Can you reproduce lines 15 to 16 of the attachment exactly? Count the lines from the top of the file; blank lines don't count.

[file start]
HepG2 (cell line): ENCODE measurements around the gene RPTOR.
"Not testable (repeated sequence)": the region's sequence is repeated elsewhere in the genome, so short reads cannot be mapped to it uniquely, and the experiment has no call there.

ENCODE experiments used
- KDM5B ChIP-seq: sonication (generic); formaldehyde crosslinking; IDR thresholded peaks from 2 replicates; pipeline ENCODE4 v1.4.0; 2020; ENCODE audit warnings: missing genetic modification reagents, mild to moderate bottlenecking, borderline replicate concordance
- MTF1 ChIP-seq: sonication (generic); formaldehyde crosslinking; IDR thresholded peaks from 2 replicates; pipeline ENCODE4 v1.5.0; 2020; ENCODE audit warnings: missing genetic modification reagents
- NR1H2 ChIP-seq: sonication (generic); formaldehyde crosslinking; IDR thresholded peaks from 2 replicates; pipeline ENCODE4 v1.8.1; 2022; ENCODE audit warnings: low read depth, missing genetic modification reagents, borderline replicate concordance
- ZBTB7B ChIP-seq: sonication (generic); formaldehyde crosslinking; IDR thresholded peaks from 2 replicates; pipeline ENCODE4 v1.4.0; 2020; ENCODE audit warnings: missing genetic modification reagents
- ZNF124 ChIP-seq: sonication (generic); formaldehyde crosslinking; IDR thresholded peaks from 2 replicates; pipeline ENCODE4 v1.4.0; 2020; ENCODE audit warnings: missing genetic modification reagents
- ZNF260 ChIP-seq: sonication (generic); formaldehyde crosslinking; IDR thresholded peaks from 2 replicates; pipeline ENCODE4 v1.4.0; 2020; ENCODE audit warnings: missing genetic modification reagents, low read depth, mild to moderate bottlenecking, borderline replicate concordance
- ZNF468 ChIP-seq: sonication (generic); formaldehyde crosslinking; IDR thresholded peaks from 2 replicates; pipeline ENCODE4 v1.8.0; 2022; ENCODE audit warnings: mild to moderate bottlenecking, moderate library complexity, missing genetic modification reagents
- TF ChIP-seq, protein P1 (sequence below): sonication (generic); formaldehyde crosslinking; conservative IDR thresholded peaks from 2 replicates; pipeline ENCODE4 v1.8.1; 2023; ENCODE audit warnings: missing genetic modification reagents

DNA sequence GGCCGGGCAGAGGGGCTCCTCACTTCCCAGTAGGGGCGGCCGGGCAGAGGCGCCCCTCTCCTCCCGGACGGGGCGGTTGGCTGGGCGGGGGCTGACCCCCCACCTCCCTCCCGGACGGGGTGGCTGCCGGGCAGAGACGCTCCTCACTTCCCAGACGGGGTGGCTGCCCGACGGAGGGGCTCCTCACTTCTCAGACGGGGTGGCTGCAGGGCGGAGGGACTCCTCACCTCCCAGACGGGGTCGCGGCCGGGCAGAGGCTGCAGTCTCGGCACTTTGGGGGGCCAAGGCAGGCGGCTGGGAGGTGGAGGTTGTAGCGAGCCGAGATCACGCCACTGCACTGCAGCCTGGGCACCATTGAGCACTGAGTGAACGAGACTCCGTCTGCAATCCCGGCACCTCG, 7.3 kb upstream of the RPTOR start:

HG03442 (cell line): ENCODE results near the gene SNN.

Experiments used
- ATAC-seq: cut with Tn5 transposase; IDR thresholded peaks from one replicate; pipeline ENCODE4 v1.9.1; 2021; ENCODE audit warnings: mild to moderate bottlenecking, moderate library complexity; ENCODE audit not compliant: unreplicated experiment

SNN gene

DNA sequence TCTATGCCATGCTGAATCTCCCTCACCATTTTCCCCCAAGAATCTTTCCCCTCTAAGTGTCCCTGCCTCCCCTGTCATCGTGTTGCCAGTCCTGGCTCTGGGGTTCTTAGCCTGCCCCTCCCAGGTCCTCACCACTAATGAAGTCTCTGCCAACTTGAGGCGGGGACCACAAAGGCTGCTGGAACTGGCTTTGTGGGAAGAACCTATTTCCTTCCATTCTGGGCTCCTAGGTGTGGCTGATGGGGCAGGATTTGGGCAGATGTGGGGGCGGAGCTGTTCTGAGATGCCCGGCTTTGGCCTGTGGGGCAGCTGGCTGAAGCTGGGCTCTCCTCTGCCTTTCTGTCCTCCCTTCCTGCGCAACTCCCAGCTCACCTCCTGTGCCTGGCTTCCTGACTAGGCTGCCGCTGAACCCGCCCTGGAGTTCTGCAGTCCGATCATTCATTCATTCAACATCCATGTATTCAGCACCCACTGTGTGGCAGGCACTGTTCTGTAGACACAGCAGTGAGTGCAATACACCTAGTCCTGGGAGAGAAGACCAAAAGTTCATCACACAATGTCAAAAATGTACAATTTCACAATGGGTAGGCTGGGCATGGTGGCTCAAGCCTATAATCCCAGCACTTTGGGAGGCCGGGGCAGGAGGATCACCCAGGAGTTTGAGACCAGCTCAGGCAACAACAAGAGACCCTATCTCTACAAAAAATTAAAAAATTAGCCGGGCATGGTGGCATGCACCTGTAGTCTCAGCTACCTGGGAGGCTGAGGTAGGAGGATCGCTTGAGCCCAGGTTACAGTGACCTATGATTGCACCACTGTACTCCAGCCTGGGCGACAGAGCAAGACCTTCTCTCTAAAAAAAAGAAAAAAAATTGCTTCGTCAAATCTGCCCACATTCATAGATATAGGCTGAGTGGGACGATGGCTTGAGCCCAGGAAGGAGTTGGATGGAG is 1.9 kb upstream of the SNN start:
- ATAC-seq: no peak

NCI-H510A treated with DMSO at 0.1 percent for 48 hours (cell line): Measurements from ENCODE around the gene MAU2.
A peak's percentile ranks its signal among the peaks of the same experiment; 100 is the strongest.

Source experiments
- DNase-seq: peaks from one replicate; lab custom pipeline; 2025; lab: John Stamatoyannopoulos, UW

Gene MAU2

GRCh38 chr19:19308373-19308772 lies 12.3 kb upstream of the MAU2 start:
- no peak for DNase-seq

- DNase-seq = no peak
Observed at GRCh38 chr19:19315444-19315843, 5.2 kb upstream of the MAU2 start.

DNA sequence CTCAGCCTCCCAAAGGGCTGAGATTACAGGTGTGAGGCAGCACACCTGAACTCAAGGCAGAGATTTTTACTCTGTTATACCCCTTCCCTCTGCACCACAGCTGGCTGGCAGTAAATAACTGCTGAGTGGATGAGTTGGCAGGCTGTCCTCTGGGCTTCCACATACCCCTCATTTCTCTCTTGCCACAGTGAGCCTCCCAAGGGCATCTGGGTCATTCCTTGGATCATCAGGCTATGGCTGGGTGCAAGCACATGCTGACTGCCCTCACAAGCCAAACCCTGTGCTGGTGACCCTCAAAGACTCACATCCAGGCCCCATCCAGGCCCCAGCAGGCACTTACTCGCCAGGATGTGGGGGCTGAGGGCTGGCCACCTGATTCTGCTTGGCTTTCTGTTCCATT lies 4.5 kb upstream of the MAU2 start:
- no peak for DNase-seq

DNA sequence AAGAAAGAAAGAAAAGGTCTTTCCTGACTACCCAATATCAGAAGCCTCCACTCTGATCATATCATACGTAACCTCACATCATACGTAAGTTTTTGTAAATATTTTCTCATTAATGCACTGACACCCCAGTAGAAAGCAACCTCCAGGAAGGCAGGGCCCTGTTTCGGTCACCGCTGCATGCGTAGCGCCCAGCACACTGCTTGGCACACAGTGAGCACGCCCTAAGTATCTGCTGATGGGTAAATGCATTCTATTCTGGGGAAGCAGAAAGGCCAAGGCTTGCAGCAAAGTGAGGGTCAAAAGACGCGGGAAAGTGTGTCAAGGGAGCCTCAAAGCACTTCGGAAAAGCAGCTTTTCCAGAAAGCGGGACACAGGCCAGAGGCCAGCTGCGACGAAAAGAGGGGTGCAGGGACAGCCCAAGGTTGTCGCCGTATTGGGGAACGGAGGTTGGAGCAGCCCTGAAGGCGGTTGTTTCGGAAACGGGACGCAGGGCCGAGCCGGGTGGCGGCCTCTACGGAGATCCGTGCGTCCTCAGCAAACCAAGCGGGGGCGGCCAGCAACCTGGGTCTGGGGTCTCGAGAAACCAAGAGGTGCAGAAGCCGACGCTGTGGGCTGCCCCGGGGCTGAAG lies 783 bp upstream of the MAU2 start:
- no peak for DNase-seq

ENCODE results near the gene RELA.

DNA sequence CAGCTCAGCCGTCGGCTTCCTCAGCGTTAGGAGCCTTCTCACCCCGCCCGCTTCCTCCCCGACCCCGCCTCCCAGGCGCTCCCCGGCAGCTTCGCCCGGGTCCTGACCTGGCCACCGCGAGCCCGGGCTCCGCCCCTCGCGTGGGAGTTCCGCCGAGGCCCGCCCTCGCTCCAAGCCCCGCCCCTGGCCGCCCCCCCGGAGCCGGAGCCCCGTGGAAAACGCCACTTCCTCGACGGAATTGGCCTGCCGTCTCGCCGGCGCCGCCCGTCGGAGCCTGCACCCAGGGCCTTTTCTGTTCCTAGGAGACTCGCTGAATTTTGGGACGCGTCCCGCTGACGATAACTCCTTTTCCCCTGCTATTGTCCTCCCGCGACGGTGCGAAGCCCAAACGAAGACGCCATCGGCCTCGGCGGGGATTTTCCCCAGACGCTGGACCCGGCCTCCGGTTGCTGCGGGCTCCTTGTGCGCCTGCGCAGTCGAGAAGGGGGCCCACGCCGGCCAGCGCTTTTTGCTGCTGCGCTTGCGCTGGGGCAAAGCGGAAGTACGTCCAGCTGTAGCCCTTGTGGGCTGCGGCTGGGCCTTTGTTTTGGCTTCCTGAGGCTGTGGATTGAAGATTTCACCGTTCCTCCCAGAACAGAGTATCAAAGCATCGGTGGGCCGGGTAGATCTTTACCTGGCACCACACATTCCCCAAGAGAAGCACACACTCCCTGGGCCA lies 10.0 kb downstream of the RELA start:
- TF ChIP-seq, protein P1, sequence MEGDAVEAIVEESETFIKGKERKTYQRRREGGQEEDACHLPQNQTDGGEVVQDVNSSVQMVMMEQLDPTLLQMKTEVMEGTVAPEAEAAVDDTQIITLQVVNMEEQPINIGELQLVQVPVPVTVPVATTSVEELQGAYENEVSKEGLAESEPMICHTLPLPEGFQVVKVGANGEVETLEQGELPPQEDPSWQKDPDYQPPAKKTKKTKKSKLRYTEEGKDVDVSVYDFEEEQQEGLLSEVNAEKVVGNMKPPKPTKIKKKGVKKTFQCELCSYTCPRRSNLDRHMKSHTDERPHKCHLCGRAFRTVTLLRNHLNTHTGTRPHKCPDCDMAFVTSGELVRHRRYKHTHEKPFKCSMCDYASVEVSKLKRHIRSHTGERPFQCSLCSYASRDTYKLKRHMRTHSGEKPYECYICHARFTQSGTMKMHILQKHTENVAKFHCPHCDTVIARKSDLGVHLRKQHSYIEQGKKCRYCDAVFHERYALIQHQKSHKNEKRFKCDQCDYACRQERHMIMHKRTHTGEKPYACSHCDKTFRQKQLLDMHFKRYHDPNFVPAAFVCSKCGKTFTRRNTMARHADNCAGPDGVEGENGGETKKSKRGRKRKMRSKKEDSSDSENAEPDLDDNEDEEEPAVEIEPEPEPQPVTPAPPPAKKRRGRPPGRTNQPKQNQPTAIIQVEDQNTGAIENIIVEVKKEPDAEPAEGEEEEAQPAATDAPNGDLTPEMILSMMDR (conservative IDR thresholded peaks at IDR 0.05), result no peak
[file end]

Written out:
- ATAC-seq: cut with Tn5 transposase; IDR thresholded peaks from one replicate; pipeline ENCODE4 v1.9.1; 2021; ENCODE audit warnings: mild to moderate bottlenecking, moderate library complexity; ENCODE audit not compliant: unreplicated experiment

SNN gene